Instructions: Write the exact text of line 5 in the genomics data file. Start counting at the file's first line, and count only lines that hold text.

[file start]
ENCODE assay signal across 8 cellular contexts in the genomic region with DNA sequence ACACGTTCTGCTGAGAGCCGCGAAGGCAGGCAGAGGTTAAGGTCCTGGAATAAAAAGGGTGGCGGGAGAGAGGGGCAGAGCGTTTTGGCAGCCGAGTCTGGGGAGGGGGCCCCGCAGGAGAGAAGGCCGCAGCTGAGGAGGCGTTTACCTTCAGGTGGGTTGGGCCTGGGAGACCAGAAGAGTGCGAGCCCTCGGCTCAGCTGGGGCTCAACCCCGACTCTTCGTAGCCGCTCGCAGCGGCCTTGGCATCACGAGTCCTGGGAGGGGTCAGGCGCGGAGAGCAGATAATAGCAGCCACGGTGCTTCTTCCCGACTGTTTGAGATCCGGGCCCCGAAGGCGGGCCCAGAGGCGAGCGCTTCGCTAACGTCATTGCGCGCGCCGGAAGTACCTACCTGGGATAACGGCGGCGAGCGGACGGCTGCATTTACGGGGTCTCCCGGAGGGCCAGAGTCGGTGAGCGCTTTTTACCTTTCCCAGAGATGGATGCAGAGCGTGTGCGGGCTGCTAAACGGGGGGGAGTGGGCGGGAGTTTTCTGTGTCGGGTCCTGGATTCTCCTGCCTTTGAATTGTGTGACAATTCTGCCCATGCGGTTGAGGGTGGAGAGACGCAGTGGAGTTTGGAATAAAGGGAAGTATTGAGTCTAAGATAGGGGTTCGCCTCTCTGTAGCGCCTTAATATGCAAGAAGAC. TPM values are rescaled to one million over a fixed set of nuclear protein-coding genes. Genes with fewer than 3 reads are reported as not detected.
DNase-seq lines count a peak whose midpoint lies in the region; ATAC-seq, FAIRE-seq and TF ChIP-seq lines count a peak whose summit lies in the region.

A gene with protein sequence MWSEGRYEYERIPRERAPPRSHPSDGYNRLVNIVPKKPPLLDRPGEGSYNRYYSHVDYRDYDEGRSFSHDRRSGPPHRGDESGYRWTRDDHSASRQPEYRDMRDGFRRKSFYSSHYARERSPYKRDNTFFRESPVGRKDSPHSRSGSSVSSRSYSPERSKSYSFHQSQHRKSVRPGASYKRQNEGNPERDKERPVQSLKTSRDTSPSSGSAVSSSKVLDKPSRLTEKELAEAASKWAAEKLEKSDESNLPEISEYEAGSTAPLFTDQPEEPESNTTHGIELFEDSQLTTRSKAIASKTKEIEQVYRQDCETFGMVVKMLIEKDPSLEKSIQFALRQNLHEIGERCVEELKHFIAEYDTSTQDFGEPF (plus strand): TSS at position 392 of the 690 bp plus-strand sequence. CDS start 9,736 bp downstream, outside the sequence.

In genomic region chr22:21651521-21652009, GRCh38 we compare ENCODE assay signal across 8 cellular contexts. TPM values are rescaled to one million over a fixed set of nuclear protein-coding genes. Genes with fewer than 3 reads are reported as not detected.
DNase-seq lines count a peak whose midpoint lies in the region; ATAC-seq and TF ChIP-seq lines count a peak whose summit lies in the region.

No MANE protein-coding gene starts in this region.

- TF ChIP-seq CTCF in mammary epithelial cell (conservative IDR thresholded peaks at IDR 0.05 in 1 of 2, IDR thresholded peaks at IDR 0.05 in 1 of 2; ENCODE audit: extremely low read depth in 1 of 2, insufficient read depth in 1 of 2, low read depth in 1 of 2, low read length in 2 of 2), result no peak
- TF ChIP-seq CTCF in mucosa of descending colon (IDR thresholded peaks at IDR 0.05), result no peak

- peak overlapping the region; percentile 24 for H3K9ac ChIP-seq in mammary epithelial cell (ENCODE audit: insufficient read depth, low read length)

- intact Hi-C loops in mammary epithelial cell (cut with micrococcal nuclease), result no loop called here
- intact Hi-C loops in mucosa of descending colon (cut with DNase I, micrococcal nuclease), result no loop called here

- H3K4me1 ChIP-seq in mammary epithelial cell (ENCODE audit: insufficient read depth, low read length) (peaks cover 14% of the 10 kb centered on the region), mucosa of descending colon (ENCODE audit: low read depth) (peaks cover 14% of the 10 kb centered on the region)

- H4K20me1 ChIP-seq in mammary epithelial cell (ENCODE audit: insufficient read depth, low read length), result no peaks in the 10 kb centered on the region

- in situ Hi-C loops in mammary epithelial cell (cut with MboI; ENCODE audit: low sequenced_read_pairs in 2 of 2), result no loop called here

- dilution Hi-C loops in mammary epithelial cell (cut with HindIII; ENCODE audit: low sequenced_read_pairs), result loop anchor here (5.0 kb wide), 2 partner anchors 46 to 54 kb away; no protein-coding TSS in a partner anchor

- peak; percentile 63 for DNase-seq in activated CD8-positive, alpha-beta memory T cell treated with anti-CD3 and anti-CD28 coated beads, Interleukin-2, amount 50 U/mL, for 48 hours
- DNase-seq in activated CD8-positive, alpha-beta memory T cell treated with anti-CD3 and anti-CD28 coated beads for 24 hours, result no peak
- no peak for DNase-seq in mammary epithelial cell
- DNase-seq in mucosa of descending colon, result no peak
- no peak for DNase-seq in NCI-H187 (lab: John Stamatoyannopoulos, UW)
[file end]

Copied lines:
DNase-seq lines count a peak whose midpoint lies in the region; ATAC-seq and TF ChIP-seq lines count a peak whose summit lies in the region.